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Google Introduces a New Mobile Ad to Combat Fat Fingers

When people click on ads in apps, Google will ask them to click again on a button labeled “visit site.”

The “fat finger effect” — the theory that people accidentally click on mobile ads because cellphone screens are so small — is one reason mobile ads generally earn less money than ads shown on desktop computers.

Google, one of the biggest sellers of mobile ads, on Thursday introduced a new way to fight back against fat fingers.

When people click on image ads sold by Google that appear in cellphone apps, Google will double-check that the person wants to visit the advertiser’s Web site before taking them there, by asking them to click again on a button labeled “visit site.”

When clicks are accidental, they usually happen near the outer edge of the ad, Google said, when a fat finger intended to scroll through the app instead. That is when Google will verify that someone meant to click on the ad. Google has already done this in text banner ads in apps.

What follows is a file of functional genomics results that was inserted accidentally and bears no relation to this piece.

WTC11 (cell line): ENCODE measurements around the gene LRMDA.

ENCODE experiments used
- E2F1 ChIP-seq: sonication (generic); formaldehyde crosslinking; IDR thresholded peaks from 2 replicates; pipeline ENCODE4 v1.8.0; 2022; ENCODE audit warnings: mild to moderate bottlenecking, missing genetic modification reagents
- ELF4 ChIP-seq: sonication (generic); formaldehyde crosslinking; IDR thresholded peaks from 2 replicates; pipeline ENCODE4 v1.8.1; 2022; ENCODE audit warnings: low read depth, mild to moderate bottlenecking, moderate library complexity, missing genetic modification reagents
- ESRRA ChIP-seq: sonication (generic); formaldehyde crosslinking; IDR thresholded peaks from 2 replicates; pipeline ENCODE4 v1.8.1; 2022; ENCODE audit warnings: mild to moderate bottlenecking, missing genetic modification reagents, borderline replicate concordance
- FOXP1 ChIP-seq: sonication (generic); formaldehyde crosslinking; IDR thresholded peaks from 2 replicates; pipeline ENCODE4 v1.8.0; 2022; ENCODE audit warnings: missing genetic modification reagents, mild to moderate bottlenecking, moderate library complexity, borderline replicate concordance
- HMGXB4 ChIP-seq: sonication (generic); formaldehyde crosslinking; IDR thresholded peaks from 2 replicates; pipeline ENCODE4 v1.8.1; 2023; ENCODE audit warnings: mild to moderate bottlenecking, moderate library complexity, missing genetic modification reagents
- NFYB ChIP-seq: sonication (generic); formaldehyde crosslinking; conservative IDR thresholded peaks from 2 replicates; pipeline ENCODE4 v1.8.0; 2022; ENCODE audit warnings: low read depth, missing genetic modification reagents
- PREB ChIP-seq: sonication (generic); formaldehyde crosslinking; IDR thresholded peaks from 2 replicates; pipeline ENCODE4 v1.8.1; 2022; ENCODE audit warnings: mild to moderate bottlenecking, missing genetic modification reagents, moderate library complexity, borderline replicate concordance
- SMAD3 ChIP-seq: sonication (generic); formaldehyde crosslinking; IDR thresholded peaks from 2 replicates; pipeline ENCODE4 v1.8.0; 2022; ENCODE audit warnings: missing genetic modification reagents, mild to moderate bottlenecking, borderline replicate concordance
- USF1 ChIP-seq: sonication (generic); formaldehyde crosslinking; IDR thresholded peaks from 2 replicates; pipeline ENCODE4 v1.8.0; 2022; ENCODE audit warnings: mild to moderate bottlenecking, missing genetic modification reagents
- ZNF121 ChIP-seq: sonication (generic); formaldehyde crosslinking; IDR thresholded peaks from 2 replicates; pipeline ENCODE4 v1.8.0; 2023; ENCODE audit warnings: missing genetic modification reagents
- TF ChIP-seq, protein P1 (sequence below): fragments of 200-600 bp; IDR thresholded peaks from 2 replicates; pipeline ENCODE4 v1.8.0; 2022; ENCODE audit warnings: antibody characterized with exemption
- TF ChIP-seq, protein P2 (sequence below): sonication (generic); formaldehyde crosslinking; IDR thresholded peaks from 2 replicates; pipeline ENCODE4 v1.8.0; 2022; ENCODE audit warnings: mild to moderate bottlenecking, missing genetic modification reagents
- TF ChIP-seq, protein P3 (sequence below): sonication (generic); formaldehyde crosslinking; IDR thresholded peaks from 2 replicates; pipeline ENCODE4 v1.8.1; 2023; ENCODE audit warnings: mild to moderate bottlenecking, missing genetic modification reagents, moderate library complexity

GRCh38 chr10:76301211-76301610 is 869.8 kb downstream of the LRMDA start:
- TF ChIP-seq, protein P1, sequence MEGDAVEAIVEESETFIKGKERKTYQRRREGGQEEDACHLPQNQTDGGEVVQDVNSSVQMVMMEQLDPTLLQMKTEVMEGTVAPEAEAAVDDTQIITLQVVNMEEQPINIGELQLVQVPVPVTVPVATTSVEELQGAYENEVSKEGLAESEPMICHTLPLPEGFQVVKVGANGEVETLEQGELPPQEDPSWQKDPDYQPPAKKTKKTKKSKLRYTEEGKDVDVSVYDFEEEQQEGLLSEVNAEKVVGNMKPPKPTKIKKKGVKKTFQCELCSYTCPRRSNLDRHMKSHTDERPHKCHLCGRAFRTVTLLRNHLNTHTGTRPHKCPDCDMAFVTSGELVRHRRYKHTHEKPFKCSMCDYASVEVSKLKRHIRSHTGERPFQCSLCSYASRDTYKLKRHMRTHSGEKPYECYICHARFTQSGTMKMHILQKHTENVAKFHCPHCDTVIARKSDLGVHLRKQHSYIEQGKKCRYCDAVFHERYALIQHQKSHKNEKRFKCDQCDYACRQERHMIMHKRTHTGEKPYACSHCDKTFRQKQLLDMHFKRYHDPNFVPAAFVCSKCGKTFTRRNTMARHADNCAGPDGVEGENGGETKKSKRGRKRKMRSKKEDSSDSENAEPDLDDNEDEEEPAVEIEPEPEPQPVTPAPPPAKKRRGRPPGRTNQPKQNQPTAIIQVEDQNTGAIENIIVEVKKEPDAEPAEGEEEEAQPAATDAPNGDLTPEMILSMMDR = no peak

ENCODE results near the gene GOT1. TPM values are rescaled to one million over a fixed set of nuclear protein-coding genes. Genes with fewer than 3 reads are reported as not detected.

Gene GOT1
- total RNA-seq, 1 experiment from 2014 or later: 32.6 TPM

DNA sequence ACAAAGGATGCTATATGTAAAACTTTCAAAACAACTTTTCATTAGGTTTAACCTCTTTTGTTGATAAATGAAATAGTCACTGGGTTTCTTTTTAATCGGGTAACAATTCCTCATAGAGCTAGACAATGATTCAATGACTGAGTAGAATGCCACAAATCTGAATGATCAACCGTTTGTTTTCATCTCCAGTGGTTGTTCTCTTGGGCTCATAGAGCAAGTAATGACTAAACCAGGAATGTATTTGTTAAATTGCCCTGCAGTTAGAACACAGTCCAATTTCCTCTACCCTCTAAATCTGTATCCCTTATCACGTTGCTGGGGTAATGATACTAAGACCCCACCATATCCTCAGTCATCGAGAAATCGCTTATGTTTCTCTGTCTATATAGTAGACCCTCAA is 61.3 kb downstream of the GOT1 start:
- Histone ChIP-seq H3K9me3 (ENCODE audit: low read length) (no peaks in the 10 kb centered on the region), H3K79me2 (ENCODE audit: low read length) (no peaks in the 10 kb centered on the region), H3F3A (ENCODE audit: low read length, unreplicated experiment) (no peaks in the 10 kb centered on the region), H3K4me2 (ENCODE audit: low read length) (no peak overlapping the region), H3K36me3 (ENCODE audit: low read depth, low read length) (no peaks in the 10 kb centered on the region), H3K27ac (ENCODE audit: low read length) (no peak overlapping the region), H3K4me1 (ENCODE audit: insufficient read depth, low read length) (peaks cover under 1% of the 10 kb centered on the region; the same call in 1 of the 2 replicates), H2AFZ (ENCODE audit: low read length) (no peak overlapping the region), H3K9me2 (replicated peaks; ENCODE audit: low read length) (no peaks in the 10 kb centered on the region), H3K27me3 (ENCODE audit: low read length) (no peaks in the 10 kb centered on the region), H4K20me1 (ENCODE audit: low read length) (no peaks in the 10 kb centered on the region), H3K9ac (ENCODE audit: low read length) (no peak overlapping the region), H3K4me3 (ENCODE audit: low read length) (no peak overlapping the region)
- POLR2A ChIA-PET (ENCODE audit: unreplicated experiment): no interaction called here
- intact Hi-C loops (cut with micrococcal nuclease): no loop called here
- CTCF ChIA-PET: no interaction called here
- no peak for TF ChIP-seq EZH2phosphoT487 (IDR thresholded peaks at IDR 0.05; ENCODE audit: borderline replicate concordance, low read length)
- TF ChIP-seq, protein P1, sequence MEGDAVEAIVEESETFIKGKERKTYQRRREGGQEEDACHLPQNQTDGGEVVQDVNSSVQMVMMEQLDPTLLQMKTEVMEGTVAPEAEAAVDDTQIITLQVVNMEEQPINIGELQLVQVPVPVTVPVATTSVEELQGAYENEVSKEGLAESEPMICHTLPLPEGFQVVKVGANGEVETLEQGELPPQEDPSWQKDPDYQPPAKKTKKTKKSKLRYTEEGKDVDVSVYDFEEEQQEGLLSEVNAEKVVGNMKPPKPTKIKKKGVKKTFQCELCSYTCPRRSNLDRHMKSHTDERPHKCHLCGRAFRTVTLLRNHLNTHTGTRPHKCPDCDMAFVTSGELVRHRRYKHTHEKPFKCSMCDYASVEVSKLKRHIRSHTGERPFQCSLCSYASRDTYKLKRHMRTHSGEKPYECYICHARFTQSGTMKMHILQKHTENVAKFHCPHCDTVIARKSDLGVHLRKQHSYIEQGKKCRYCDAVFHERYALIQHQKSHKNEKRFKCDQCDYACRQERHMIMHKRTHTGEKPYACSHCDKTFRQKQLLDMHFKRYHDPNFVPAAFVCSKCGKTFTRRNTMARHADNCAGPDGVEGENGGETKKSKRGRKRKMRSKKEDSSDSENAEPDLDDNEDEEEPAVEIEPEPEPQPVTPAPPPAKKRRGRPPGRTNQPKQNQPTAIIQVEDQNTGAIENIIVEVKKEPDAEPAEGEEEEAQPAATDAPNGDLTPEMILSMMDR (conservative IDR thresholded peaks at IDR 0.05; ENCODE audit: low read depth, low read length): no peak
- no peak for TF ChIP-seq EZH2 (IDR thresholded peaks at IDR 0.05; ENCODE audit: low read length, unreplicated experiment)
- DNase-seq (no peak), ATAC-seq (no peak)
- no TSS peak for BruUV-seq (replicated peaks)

Early tests have shown that the new feature decreases the number of clicks on ads, but increases the number of people who make a purchase or otherwise interact with an advertiser after clicking, according to Google.

“As devices continue to converge, there will be new challenges in the fight against what many have called the ‘fat finger’ problem,” Allen Huang, a Google product manager for mobile display ads, wrote in a company blog post. “But implementing confirmed clicks is an important step that we think will benefit users, advertisers, publishers, and the mobile ecosystem overall.”

Making mobile advertising work is crucial for Google, which earns almost all its money from advertising, and is trying to figure out how to continue to do so as consumers spend more time on phones instead of computers.

Google has 55 percent market share in mobile ad revenue, and 95 percent for mobile search ads, according to eMarketer. But even though Google’s ad revenue continues to climb, the amount that advertisers pay for each click is falling, in part because there are more mobile ads that are worth less.

As Google experiments with how to fix that problem, expect to see new types of mobile ads from the company. Its new Maps app for the iPhone does not have ads — yet. But its new YouTube app for the iPhone does, unlike the previous version.

NYTIMES

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